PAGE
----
School isn’t just about learning to read and write, but to be a well-rounded person. Because of this the Kent Teacher of the Year Awards have dozens of different categories – to reward the many people within schools who have a lasting influence on our children.
And each of the judges has a category that’s particularly close to their heart.
For Cordelia Scott, from the University of Kent, it was a science teacher who changed the course of her life, determining first her degree subject and then her career.
“Good teaching is the reason I did an astrophysics degree. I was going to do a Russian degree, but my teacher, Mr Adams, convinced me to do physics instead,” she explained. “And I really enjoyed it.” So much so, in fact, that she now works as an outreach officer for the university, encouraging teenagers to carry on with science after GCSE.
Clare Maclean-Bell, from Kent Sport, which promotes physical activity in the county, is backing the sport category – comprising coaches and volunteers as well as PE teachers.
“Sport is a common ground – something that brings children together,” she said. “Every child is different, and it’s about finding the genius in each of those children.”
One charity which knows about unlocking children’s potential is Beanstalk, whose volunteers come into schools to help struggling readers. But south east area manager Malou Bengtsson-Wheeler wants to champion everyone who gives up their free time to help children learn.
“There are so many volunteers out there – fantastic PTAs, people who offer support with gardening, all sorts,” she said.
Michael Green, from the University of Greenwich, said he was delighted to be supporting a brand new category for the awards: the Trainee Teacher of the Year.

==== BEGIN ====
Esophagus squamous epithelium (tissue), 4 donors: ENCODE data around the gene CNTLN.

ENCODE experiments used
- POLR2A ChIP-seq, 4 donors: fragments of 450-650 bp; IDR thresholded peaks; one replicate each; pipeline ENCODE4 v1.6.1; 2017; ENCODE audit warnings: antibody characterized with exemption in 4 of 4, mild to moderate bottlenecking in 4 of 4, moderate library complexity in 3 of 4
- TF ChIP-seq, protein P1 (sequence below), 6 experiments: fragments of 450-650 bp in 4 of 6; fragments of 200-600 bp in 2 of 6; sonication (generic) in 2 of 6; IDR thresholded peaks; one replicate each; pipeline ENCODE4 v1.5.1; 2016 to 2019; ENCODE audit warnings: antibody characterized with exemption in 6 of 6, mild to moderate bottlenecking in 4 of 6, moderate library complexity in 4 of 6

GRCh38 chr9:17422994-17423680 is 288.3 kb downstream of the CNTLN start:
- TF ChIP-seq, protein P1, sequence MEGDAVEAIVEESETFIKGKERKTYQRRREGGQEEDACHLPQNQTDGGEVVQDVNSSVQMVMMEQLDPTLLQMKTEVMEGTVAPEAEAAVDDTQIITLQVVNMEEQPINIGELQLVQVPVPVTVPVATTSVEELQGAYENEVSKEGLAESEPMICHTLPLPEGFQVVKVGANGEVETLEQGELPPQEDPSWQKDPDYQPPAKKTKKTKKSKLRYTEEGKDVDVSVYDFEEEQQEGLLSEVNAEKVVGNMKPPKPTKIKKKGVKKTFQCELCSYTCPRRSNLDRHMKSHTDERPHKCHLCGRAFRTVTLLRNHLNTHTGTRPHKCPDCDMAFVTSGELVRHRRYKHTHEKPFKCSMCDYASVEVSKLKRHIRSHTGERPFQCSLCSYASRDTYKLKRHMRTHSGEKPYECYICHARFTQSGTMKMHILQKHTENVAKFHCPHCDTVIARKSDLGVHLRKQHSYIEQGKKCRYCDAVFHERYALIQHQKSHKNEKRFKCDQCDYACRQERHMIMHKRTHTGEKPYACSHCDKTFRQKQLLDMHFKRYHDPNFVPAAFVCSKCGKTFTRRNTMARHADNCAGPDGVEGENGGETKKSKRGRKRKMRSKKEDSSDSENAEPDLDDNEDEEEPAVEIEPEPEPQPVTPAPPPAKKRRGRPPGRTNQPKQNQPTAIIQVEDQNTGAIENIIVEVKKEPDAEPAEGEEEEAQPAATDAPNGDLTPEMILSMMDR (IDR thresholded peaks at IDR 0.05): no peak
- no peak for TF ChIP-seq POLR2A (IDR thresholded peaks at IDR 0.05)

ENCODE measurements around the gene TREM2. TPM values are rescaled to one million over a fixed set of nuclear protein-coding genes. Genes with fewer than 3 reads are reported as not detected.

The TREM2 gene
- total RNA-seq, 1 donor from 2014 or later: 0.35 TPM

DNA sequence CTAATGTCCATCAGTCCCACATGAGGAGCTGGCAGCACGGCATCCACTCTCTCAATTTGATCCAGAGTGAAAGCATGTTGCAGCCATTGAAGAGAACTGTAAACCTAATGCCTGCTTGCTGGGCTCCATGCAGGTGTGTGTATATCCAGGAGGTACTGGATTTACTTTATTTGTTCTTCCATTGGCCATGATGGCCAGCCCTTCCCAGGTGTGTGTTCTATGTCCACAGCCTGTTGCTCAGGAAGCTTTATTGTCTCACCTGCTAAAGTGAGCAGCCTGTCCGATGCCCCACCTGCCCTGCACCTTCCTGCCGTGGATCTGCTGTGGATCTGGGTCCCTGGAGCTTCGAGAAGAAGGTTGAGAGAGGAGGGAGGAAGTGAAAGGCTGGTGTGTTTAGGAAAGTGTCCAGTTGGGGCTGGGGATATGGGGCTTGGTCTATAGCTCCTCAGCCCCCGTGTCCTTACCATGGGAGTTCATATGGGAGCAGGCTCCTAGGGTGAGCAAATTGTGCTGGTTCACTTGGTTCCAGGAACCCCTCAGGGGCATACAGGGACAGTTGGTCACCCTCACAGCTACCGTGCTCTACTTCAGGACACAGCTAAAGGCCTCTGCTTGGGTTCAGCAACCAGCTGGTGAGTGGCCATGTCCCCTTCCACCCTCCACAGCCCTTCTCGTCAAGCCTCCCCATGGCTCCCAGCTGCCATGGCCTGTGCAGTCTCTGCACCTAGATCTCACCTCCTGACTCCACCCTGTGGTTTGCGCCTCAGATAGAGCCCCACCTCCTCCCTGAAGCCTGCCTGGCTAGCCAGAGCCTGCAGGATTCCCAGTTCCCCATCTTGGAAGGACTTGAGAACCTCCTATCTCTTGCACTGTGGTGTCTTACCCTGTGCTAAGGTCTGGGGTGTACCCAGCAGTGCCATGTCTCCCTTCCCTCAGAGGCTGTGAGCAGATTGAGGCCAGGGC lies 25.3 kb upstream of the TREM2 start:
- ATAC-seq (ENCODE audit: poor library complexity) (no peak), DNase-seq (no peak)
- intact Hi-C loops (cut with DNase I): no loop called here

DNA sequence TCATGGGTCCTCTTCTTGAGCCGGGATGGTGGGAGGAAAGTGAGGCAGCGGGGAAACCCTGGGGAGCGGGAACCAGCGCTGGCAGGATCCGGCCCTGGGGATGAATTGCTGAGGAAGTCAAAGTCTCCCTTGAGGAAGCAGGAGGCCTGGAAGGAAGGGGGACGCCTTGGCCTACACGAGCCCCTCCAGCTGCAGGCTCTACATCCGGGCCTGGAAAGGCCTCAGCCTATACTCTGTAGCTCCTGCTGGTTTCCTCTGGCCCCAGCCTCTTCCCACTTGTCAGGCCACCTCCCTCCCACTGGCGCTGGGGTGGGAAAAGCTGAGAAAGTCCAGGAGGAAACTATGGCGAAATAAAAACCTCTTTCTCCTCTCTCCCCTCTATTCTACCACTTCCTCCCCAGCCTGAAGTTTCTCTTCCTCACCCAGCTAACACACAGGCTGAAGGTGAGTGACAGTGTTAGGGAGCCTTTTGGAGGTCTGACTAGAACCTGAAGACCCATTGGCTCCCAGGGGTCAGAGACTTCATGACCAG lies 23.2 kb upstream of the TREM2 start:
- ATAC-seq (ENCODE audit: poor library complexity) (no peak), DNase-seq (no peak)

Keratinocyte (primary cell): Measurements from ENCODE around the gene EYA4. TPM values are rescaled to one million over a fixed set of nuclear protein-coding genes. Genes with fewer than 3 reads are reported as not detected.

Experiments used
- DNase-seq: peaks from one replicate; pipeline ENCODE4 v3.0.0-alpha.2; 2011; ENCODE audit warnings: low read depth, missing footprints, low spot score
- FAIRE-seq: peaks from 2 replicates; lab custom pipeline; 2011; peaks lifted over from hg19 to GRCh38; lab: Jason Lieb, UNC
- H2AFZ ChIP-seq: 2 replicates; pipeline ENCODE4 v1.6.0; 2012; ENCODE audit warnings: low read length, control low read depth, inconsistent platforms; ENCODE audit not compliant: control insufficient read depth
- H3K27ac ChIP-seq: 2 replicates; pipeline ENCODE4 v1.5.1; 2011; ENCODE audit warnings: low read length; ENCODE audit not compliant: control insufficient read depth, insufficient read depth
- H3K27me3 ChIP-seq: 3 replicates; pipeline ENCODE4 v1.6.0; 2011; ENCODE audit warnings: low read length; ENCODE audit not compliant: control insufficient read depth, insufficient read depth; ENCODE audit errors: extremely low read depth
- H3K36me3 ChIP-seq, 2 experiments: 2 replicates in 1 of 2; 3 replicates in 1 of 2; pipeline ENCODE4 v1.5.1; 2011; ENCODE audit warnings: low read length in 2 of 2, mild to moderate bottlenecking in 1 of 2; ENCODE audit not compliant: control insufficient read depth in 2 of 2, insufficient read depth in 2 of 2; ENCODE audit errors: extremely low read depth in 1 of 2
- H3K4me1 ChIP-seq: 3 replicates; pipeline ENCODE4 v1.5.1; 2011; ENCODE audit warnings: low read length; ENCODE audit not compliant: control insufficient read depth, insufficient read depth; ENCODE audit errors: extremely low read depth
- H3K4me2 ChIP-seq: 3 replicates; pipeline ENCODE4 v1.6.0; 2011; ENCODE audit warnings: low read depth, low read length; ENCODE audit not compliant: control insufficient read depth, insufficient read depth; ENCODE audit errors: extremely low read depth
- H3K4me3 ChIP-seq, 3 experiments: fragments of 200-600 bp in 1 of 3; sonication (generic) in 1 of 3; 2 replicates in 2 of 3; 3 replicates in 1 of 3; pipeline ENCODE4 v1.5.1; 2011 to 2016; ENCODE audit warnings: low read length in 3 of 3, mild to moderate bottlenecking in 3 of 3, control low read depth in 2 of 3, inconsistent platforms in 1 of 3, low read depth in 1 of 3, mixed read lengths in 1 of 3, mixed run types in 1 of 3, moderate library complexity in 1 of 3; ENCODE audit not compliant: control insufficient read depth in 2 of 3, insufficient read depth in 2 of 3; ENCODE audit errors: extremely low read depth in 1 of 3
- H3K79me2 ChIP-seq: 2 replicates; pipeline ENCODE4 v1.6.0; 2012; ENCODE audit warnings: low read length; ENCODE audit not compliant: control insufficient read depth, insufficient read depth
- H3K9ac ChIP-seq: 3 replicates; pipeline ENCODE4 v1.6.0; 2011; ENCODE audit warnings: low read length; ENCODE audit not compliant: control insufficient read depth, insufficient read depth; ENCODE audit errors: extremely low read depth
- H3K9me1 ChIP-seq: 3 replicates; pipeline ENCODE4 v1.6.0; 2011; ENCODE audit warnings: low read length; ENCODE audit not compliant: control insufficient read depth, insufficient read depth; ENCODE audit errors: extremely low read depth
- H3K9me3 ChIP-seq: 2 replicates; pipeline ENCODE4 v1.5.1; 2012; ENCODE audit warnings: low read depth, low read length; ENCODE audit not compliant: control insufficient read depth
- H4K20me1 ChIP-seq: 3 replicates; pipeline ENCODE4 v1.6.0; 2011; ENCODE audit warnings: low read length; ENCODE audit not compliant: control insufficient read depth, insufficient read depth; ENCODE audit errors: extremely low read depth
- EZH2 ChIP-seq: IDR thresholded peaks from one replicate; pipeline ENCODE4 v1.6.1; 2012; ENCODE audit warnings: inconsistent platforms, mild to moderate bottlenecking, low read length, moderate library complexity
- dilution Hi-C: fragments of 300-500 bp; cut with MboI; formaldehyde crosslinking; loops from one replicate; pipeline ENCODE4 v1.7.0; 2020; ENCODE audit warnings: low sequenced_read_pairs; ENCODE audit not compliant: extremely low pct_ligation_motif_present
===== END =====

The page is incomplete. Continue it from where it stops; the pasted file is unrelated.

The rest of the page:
He added: “We feel that our trainees every year go into our schools and make a fantastic contribution – and it’s only right that they get the recognition they deserve.”
Award categories include primary, secondary, newly qualified teacher, and non-teaching member of staff such as lunchtime supervisor and caretaker. The volunteer award is for anyone donating their time in school, whether they man a stall at a school fete, perform repairs and maintenance, or sit on the board of governors.
There is less than a month left for members of the public and schools to make their nominations – the deadline is Thursday, March 1. The winners from each borough will be invited to a ceremony at the Mercure Great Danes Hotel in Maidstone in May, and will also feature in their local KM Group newspaper and on Kent Online.
The awards are organised by the KM Charity Team and supported and judged by Kent County Council, the University of Kent, Kent Sport, Canterbury Christ Church University, the University of Greenwich, Three R’s Teacher Recruitment, MY Trust, Social Enterprise Kent, Beanstalk, the Mercure Great Danes Hotel, CXK, Salus, LoopCR, Kreston Reeves, Kent Further Education, and Diggerland.
For more information or to nominate someone, visit www.kentteacheroftheyear.co.uk.
Schools can promote the Kent Teacher of the Year Awards in school and to their external contacts using the promotional materials available for free download at this link: http://sforce.co/2qup7BC